191. Robert Southey to Joseph Cottle, [c. 8 December 1796]
191. Robert Southey to Joseph Cottle, [c. 8 December 1796] *
I have two or three things to say & two or three minutes to spare. I forgot to return you your elegy — of which I like all but the false presage in the second stanza. I enter into your feelings, judging of the sister you have lost by those you still possess: should not such sisters make you in love with life?
will you be good enough (if you have done with Lloyds poems, to lend them to Mrs Estlin; without mentioning it to him, for he is ashamed of them & evaded her request.
my Letters  will demand the most shameful list of errors that ever disgraced a book. I cannot read a page without discovering some blunder that totally destroys the meaning. you will be astonished at the number & nature of these mistakes.
I could wish you not to print Ld Carysforts name in the lists of Foxe’s subscribers;  as my acquaintance with him is not enough to justify that liberty. I have never seen him yet. it is a foolish custom — that of printing subscribers name & serves only to swell the size of a volume & to gratify the vanity of those blockheads who conceive the merit of a book reflects upon the purchaser! or that of the purchaser on the book.
I have met with a curious coincidence of thought this morning in reading Carlyles Specimens of Arabic Poetry a book printed this year. it was said of Abou Teman — “his mind must soon wear out his body as the blade of a Indian scymetar destroys its scabbard.” 
I will send copy on Monday by the theatrical conveyance. if Rossers is at a stand — let him reprint the cancelld leaves. the first is — page 87–87. in 87 — let the indenting of the line Pedia celos de cosas  — be rectified. the error lies in the last stanza but one.
Viendo me como me veys — is printed instead of these two line
one — is 375–376. To a Stream must be the title. there are two other errors to be avoided. mugur is wrongly printed instead of muger in the last line of the Spanish. shade for sheds in the 4th of the translation is wrong.
Leaf 385–386 — must be cancelled owing to a mistake of mine. the three lines
must be struck out. & these inserted in their place.
in the 7th lines from the bottom of the same page — could ought to be CAN. & inverted commas must be placed before “tho Love no laws acknowledge,
this will fully employ him till Monday noon. hurry the printers — make Biggs mind the stanzas they must be indivisible. I shall be with you about the middle of next week. can you not come over Saturday or Sunday & make the map? why not? let me know.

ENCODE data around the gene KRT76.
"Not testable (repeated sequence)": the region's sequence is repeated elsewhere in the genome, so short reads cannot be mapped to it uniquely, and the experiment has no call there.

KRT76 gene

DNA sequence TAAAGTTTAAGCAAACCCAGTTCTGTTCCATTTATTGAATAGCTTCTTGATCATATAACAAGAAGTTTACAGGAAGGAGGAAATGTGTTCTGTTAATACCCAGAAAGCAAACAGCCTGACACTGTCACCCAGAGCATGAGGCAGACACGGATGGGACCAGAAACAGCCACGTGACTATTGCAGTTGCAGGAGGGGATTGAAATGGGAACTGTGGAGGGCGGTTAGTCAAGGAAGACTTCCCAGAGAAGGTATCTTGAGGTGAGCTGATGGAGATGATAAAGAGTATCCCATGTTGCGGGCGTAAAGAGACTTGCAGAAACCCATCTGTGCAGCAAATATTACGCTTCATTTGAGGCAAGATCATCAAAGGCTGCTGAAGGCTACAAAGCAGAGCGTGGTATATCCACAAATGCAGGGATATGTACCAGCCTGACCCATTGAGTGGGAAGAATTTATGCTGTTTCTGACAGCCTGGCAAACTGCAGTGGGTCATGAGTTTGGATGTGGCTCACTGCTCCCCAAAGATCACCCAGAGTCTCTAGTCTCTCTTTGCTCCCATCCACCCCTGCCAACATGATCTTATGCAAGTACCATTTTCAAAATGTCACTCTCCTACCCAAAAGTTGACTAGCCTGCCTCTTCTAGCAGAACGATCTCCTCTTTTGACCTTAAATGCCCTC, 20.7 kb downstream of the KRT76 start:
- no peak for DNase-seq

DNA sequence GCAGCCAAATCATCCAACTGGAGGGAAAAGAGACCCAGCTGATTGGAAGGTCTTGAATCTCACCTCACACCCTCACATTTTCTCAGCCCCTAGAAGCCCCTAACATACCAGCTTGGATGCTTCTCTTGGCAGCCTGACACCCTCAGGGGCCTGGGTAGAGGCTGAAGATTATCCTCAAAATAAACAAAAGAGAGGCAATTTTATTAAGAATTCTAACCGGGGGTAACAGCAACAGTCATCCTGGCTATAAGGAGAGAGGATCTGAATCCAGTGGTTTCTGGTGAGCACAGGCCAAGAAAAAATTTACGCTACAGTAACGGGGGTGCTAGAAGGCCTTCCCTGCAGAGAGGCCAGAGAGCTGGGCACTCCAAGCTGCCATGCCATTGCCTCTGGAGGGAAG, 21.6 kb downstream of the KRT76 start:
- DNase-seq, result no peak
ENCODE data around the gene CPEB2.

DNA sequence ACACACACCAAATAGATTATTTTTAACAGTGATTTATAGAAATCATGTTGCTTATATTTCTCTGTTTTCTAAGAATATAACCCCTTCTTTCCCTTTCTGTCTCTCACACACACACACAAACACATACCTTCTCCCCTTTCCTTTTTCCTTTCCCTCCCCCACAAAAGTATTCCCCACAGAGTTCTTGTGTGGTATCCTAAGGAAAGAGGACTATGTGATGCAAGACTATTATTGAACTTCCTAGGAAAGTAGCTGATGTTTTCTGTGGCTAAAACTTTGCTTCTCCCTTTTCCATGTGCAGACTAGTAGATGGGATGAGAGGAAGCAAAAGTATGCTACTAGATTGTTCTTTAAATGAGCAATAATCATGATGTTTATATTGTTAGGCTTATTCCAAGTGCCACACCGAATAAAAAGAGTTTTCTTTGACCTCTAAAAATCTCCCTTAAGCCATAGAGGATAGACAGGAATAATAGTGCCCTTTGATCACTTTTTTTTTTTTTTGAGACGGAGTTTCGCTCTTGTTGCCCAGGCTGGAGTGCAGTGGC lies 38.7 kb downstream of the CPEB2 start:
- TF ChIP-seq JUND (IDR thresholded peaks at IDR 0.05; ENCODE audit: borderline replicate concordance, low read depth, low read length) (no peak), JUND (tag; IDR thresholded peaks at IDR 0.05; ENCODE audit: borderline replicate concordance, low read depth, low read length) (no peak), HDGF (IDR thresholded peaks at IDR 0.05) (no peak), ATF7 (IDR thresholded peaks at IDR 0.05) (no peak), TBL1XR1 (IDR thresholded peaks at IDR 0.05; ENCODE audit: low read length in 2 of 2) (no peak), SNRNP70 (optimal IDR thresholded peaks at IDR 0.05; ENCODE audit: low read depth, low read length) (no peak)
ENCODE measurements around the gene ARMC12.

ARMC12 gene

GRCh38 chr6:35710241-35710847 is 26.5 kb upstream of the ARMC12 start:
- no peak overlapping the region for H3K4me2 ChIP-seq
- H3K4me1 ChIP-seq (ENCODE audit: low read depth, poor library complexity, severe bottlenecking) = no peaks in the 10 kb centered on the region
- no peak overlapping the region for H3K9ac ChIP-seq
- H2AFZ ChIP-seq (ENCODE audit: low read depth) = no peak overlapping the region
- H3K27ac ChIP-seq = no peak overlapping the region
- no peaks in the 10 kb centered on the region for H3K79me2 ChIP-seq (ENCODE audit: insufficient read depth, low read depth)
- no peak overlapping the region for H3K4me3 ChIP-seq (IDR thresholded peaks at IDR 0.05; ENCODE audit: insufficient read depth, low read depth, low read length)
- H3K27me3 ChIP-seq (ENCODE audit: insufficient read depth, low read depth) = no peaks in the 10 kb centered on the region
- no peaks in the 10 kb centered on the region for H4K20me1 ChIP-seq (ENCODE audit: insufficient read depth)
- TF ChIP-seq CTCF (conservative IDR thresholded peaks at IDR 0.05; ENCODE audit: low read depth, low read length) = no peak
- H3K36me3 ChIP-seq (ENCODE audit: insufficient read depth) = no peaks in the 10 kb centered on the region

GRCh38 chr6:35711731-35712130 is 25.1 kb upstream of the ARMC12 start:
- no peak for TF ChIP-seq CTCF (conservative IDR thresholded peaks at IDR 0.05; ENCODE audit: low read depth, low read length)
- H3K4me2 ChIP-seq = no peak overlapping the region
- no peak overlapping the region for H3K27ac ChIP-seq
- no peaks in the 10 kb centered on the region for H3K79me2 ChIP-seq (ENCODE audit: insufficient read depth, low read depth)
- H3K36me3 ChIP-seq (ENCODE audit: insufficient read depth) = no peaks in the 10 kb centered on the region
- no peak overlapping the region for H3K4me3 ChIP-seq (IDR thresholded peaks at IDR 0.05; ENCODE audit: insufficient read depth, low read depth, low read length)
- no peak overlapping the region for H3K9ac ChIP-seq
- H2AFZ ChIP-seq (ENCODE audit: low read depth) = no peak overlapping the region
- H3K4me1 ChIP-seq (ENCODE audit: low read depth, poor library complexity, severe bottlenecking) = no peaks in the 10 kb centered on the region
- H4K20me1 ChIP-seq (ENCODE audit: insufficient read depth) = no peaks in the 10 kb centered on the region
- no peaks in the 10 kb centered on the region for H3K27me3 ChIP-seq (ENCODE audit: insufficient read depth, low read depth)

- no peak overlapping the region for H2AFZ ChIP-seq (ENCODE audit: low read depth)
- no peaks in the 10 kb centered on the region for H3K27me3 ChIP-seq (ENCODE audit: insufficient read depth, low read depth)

tell Danvers that Mrs Molloy  is alive & well
fare you well
I had forgotten an engagement to dine at Bradford on Sunday next. will you come the Saturday following? if no copy should come on Monday let Rosser do the cancelld leaves. forget not to send a parcel by Old Floor  of mutton chop celebrity.
* Address: For/ Mr Cottle/ High Street/ Bristol
Seal: [trace; illegible]
Endorsements: Feby 1797; 17 (67)
MS: Berg Collection, New York Public Library. ALS; 4p.
Dating note: Cottle’s endorsement is clearly incorrect. See also Southey to Joseph Cottle [c. early December 1796] (Letter 189), which has a similar incorrect endorsement. The letter was written from Bath, where Southey was living in December 1796 (he did not move to London until February 1797) and it refers to his reading of Carlyle, which he finished on 8 December 1796; see his letter of that date to Grosvenor Charles Bedford (Letter 190). BACK
 Charles Fox (1740?–1809; DNB), 'Aks-i partaw. A Series of Poems, Containing the Plaints, Consolations, and Delights of Achmed Ardebeili, a Persian Exile. With Notes Historical and Explanatory (1797). The book was published by Joseph Cottle. Lord Carysfort’s name did not appear in the list of subscribers. BACK
 Joseph Dacre Carlyle, Specimens of Arabian Poetry, From the Earliest Time to the Extinction of the Khaliphat, with some Account of the Authors (Cambridge, 1796), p. 64. BACK
 A correction to the printing of Southey’s Letters Written During a Short Residence in Spain and Portugal (1797). This translates as ‘s/he accused things of being unfaithful’. BACK
 A correction to the printing of Southey’s Letters Written During a Short Residence in Spain and Portugal (1797). The passage translates as ‘Seeing me as you saw me/ In seeing me as you see me’. BACK